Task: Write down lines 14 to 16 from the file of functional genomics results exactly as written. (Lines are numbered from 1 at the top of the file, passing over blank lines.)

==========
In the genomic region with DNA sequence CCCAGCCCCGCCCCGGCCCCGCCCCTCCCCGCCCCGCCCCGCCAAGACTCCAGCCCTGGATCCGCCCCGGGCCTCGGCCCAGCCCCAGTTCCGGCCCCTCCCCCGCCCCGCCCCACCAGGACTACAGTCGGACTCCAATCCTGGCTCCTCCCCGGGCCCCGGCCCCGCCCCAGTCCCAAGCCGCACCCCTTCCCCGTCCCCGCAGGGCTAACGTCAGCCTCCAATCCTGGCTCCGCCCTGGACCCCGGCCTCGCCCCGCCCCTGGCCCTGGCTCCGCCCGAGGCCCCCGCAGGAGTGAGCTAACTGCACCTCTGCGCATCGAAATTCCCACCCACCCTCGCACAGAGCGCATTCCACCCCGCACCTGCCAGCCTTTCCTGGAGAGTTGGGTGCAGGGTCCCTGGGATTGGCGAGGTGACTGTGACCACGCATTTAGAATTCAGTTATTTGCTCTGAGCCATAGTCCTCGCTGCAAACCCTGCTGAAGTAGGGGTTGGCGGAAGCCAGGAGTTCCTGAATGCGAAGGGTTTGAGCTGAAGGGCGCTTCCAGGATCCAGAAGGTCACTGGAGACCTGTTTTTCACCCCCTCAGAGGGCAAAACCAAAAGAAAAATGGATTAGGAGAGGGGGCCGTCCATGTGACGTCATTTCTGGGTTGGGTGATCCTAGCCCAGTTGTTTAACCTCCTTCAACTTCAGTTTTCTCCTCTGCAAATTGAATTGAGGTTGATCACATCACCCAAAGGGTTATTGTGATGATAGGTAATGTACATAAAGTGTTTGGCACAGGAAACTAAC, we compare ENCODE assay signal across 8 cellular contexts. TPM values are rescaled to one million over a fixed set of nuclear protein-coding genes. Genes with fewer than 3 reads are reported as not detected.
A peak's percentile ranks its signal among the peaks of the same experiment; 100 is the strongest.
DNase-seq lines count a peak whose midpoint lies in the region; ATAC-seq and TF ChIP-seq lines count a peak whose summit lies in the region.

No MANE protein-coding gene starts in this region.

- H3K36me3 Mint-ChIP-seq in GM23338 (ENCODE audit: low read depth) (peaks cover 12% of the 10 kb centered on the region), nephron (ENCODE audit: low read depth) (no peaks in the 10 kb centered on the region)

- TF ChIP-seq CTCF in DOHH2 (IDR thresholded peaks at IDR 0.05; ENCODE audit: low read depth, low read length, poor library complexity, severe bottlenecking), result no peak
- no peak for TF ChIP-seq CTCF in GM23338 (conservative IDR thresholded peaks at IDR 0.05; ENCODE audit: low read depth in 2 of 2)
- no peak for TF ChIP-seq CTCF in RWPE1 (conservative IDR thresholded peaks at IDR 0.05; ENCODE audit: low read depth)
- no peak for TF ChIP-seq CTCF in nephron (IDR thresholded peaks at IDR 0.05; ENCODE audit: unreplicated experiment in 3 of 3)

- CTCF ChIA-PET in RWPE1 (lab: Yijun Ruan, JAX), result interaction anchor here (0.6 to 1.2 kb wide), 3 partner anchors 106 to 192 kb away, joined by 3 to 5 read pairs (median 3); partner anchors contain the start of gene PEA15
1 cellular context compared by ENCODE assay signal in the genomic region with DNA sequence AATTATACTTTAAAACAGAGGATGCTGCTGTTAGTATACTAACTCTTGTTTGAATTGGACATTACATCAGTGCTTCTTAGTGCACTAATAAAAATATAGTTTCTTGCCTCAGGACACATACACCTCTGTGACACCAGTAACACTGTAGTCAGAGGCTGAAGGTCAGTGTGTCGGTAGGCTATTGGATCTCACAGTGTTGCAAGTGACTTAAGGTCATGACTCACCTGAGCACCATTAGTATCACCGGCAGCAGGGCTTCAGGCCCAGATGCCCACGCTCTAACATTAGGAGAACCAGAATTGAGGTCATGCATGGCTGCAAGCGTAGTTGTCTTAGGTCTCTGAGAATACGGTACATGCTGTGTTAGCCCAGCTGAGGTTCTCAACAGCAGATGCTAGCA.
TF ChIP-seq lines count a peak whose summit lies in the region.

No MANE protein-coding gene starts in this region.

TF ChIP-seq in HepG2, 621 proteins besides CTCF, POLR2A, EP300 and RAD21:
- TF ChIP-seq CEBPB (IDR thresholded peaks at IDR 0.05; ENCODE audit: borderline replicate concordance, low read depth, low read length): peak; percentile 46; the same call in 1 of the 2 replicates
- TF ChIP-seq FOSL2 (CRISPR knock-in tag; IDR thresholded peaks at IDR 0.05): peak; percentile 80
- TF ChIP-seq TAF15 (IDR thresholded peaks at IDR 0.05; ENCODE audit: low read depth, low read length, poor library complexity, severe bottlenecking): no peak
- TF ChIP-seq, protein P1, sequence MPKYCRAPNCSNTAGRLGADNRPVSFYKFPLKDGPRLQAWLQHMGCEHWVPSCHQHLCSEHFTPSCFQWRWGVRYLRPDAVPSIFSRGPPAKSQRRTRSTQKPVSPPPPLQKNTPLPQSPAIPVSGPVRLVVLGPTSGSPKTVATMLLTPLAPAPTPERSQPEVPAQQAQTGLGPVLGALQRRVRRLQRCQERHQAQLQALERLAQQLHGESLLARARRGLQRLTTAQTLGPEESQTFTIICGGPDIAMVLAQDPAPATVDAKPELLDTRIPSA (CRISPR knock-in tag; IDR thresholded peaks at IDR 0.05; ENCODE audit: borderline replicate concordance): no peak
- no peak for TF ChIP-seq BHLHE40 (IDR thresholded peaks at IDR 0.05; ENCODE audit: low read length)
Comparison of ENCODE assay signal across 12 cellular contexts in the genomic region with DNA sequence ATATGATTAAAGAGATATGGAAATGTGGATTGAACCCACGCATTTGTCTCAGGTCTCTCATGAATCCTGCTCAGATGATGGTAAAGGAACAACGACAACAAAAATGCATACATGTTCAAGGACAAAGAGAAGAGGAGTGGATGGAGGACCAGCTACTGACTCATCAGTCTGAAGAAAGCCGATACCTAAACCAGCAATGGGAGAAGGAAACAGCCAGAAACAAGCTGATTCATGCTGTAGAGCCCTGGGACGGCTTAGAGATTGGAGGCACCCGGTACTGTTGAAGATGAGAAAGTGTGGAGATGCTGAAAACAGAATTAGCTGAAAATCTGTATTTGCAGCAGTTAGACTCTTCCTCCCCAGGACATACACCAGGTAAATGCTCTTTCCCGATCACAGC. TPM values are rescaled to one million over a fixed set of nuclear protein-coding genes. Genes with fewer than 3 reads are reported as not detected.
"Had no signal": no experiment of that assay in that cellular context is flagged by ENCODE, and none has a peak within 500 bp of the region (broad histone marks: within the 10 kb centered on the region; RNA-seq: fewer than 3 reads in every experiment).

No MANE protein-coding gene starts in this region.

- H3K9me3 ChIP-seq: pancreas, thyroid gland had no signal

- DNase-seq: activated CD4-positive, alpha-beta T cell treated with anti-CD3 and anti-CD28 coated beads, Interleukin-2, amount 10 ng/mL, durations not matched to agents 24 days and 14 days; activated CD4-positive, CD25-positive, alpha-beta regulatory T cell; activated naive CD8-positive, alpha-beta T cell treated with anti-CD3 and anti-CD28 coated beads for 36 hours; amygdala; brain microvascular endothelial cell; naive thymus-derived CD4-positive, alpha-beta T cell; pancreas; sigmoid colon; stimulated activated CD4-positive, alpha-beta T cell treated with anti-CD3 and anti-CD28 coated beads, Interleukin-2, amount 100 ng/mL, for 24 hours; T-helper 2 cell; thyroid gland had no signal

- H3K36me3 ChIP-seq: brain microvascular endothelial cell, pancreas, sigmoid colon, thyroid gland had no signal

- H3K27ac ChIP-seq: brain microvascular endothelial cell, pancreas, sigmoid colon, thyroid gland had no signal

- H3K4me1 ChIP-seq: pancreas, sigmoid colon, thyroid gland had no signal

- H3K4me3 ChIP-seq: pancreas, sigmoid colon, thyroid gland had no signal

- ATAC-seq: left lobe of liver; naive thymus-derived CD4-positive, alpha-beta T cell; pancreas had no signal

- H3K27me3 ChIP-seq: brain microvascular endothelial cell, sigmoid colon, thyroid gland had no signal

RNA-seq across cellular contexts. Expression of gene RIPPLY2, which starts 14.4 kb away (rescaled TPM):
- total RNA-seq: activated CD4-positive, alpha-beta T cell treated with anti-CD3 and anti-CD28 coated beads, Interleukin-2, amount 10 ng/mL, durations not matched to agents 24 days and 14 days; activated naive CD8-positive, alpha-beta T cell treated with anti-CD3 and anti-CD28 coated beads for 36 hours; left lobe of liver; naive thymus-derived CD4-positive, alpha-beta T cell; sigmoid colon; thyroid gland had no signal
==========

TF ChIP-seq in HepG2, 621 proteins besides CTCF, POLR2A, EP300 and RAD21:
- TF ChIP-seq CEBPB (IDR thresholded peaks at IDR 0.05; ENCODE audit: borderline replicate concordance, low read depth, low read length): peak; percentile 46; the same call in 1 of the 2 replicates
- TF ChIP-seq FOSL2 (CRISPR knock-in tag; IDR thresholded peaks at IDR 0.05): peak; percentile 80